Congressman Charlie Rangel wanted to talk.
Adriano Espaillat, a state senator and top rival, had just labeled Mr. Rangel’s mock phone conversation during a Wednesday night debate “an embarrassment.” The Hotel Trades Council, a union with growing clout, was about to back Mr. Espaillat. And the 83-year-old, facing what many see as an uphill battle, was left to reflect, in a wide-ranging interview, on what could be an unceremonious end to a nearly half-century-long political career.
“These campaign people are afraid that what I’m going to say to you is damaging to me,” Mr. Rangel said as he opened a half-hour phone interview yesterday with the Observer. “My conversation here can change the whole campaign.”
In the second debate of the 13th Congressional race, Mr. Rangel stunned the audience and inspired a segment on The Daily Show when he pulled out his cell phone and proceeded to chide both of his opponents, Mr. Espaillat and Pastor Mike Walrond, in a lengthy imaginary phone conversation. The tactic was intended to mock the allegedly thin résumés of Mr. Walrond and Mr. Espaillat. Both contenders, unsurprisingly, took offense.
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Mr. Rangel explained that he came up with the idea because he figured the debate moderators would never ask the proper questions.
“I knew looking at the format, there would be no questions there dealing with any accomplishments. I knew the center sponsoring this was just as much concerned with their agenda,” he said. “There were questions about poverty, homelessness and what not, and public officials have same emotion about the same issues including the minister [Mr. Walrond], but none of the topics appeared to suggest who would be better prepared to do the job.”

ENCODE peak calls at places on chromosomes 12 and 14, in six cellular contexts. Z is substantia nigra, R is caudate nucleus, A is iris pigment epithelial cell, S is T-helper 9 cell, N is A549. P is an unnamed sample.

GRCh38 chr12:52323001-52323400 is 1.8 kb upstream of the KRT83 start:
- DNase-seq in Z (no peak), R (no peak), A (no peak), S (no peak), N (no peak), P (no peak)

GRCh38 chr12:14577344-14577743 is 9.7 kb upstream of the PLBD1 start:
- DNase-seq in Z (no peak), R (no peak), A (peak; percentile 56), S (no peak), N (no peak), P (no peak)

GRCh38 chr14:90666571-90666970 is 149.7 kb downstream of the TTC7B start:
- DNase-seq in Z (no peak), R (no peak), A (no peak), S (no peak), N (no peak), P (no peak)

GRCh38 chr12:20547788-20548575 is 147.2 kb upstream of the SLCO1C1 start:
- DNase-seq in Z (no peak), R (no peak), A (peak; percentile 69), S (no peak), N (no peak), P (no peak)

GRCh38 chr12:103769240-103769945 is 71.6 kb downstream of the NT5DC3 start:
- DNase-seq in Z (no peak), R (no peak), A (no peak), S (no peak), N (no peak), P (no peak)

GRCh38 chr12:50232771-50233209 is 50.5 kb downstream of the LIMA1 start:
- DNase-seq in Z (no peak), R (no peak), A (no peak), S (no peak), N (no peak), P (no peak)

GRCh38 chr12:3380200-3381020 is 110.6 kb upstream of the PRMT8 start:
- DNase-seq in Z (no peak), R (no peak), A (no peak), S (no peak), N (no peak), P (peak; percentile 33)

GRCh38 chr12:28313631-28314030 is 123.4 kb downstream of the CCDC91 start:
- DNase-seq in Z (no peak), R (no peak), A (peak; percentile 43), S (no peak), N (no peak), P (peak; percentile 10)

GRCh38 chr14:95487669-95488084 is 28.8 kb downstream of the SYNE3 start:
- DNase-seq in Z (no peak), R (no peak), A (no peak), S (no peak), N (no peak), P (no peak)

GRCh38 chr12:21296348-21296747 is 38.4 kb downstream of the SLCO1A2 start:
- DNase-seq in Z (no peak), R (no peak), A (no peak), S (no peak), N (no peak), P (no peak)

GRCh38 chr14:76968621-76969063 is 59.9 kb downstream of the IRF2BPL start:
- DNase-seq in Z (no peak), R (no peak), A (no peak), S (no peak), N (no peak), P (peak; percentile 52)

“I also knew who won and who lost could be considered on who brought the most people here, who shouted the loudest, who was entertaining,” said Mr. Rangel, whose supporters were far outnumbered in the church.
Mr. Rangel’s seat in Congress, now spanning upper Manhattan and the Bronx, has been threatened before. Mr. Espaillat nearly ousted him in 2012, coming within 1,100 votes of victory in the now-majority Latino district. And two decades ago, Adam Clayton Powell IV ran a furious but unsuccessful challenge.
But the congressman–who is on the cusp of losing the endorsement of every influential labor union in the city, and was already denied the backing of major city pols like Comptroller Scott Stringer and Council Speaker Melissa Mark-Viverito–has never been so endangered.
Mr. Rangel recalled one elected official, whom he refused to name, “balling up his fist with utter contempt” and telling the Harlem lawmaker his defection was “political, not personal.”
“How the hell are you going to hurt an old man?” he said when asked whether he was upset or offended by the defectors.
Read more at http://observer.com/2014/05/charlie-rangel-reflects-on-a-race-not-going-his-way/#ixzz31vy6SHtU